AA: “It’s some research done from a book that was cited on a blog, Piece of Mindful.”
Pogie: That’s not reliable. I want the New York Times, Washington Post, CBS News, otherwise I don’t believe it.”
AA: But Pogie, that’s not the point. You’ve got to look at the material and judge it using your own brain.”
Pogie: “Get real. Give me a reliable source.”
This has long been my beef with Pogie, and maybe with modern education in general – he does not teach thinking. He teaches students to use other people’s brains instead of their own. The result is seen all around us, the masked masses, clueless as to why they are in such garb.
Today is the 51st birthday of Sesame Street. The show first aired on November 10, 1969.
As a child growing up in the 1970s, I occasionally watched Sesame Street (produced by Sesame Workshop). The Electric Company captured my interest much more, as did Captain Kangaroo, Land of the Lost, and re-runs of Lost in Space. I didn’t watch much TV though.
Before I proceed with my general grievances with Sesame Street, I just want to air my personal beef with the show — and with Elmo, in particular.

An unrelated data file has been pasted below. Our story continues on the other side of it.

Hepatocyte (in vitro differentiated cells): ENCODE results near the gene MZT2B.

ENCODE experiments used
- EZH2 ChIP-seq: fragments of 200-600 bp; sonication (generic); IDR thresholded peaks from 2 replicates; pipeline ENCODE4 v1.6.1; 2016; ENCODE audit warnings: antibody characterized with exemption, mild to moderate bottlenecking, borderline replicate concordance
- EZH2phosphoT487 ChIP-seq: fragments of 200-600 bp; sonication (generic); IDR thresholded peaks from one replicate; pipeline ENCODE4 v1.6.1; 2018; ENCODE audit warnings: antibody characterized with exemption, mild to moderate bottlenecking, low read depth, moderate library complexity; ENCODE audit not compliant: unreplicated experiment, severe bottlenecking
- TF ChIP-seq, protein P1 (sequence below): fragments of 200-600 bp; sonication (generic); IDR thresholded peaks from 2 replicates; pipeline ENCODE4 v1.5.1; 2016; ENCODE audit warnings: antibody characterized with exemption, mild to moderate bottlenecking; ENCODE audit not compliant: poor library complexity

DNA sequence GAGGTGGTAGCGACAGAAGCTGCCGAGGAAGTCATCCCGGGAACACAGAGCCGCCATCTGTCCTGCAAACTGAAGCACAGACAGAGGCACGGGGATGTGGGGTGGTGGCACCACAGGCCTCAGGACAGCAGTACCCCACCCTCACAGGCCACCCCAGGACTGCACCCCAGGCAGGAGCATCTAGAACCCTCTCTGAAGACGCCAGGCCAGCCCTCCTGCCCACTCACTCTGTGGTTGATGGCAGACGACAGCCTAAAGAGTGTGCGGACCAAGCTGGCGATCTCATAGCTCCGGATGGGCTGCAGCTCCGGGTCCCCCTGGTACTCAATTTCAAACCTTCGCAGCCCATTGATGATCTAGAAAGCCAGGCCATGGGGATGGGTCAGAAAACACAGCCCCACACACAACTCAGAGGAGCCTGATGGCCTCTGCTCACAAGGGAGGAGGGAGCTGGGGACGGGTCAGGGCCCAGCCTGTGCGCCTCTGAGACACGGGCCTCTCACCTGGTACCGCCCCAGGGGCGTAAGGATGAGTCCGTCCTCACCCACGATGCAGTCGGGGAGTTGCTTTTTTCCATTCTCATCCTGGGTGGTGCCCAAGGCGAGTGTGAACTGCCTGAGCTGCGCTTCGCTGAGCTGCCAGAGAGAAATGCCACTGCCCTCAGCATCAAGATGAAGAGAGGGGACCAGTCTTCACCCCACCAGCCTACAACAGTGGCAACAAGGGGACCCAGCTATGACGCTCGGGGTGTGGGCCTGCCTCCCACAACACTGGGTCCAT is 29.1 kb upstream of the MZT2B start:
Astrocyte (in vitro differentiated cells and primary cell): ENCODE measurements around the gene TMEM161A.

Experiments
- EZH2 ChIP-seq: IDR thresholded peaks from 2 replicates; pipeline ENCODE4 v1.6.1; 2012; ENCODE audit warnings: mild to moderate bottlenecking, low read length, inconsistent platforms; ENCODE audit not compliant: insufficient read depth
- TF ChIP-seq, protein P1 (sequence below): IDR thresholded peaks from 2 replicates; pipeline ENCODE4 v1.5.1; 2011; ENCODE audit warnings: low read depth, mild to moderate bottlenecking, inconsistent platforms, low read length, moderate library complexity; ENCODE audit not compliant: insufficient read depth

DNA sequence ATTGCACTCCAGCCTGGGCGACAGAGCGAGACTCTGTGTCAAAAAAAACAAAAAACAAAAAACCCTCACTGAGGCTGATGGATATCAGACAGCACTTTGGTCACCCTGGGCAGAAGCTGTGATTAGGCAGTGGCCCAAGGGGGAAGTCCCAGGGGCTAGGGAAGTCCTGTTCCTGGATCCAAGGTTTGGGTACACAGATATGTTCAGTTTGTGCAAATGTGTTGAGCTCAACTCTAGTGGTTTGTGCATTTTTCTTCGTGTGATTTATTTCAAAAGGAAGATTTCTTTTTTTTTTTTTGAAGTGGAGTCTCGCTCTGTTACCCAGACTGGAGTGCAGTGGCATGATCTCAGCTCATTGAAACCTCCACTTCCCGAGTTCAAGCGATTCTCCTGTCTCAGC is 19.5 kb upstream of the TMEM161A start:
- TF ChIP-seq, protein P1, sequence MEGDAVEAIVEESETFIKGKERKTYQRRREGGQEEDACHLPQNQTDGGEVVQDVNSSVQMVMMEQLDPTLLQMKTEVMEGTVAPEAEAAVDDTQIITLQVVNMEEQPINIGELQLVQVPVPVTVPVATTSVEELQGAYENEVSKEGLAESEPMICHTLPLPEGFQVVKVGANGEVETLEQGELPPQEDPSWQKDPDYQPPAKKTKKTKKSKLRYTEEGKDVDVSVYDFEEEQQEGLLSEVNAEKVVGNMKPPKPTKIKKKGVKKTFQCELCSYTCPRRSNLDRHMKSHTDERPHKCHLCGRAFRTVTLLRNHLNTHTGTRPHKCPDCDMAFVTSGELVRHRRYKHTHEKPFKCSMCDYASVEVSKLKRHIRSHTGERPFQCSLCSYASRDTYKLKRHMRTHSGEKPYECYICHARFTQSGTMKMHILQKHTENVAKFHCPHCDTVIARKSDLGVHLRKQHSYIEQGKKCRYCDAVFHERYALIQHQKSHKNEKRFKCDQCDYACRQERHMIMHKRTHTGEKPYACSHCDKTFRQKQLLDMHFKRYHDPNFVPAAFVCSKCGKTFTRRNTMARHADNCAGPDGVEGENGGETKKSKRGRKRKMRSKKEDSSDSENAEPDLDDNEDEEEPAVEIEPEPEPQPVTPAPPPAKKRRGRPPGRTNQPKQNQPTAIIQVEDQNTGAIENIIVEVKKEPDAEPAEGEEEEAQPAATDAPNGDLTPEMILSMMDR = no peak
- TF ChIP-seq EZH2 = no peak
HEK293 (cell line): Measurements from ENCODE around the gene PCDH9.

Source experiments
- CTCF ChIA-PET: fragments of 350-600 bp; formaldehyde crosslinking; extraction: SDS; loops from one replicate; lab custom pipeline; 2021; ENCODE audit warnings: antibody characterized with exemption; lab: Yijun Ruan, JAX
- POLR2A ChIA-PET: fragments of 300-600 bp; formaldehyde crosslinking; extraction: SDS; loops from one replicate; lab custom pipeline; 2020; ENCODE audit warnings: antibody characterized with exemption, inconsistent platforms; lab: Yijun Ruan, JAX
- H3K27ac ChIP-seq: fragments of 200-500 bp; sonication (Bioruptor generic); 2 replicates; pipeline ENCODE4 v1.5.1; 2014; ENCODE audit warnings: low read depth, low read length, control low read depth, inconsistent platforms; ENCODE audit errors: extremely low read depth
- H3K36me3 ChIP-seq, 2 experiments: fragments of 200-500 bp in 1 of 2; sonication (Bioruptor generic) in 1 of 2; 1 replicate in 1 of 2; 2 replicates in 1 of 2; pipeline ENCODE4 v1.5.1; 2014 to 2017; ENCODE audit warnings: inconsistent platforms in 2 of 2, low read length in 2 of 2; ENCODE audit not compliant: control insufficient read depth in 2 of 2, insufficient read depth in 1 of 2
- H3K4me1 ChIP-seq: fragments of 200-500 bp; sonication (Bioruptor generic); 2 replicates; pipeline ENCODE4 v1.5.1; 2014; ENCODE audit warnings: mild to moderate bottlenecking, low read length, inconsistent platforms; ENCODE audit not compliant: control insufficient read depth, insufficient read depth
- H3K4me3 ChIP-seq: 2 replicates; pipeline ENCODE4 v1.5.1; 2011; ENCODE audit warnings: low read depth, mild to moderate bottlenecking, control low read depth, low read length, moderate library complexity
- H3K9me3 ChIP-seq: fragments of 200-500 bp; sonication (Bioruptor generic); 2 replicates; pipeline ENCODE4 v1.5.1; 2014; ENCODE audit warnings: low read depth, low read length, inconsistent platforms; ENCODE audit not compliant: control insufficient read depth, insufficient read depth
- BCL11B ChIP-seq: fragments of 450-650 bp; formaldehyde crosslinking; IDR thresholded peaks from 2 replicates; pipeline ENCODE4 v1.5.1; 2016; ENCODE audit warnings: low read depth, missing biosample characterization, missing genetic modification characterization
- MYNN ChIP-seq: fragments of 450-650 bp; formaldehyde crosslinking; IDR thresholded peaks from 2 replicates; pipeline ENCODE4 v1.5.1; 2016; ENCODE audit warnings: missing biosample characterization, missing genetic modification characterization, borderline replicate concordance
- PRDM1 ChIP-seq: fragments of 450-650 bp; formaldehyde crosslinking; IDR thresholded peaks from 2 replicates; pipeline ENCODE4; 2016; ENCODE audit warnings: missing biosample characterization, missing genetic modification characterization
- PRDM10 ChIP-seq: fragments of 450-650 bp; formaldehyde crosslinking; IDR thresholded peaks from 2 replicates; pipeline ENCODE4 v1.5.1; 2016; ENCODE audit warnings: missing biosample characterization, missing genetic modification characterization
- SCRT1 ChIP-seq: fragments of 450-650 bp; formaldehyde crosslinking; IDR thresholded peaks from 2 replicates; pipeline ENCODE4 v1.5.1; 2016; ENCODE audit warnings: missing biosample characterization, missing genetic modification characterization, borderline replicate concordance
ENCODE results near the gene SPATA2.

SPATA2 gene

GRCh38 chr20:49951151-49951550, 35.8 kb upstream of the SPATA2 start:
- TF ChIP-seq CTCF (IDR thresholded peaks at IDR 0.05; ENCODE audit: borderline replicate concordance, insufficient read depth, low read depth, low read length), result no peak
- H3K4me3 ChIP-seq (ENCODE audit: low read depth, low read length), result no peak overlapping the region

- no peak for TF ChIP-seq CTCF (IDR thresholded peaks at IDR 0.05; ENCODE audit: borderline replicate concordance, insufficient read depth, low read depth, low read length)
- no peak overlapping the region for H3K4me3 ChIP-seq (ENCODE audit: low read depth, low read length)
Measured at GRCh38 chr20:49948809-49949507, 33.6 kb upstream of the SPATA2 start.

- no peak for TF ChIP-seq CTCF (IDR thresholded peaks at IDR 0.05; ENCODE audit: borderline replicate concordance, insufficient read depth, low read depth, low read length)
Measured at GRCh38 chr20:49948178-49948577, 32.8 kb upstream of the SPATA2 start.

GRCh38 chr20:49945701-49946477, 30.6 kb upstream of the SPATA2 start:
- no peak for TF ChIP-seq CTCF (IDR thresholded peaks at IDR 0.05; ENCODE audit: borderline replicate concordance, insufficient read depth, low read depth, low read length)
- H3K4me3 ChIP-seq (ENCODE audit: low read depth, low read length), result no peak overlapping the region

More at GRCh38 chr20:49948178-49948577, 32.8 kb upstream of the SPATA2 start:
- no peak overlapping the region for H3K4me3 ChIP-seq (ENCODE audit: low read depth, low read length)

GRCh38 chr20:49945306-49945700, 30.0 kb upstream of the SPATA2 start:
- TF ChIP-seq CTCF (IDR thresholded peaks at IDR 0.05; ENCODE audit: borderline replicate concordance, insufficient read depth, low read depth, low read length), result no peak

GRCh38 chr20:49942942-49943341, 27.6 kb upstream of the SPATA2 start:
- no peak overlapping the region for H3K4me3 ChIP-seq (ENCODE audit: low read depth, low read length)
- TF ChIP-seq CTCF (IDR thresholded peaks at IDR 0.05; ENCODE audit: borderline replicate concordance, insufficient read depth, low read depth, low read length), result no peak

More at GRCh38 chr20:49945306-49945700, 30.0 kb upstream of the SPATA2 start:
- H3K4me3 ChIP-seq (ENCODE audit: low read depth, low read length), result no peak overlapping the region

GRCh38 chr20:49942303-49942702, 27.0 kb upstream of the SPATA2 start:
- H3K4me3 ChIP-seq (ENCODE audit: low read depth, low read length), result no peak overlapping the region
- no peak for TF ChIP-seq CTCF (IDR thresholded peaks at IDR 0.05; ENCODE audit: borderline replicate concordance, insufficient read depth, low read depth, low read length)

I’ve decided to chuck the gym, as I have some things to discuss, seemingly connected, but I am not sure about that. Endure if you can.
Years ago my youngest daughter got a part-time job in a “gum shoe” movie theater, one that charged a buck for entrance and showed only shelf-worn pictures. She ran the projector, and so I was allowed upstairs to watch the machines flicker away. What I saw up there was a whole new movie experience. Down below in the theater, the movie is the thing, and I was totally absorbed in it. Up above it was a flickering light show, much like a light behind a fan, and I suddenly realized that when we watched movies, we are put in a trance.
Nearly everyone knows the epic tale of the Trojan horse. As I grew up without a classical education, I did not learn about this tale of deception until I was an adult. In fact, I experienced and observed this phenomenon in my own life . . . LONG before I ever knew the literary reference.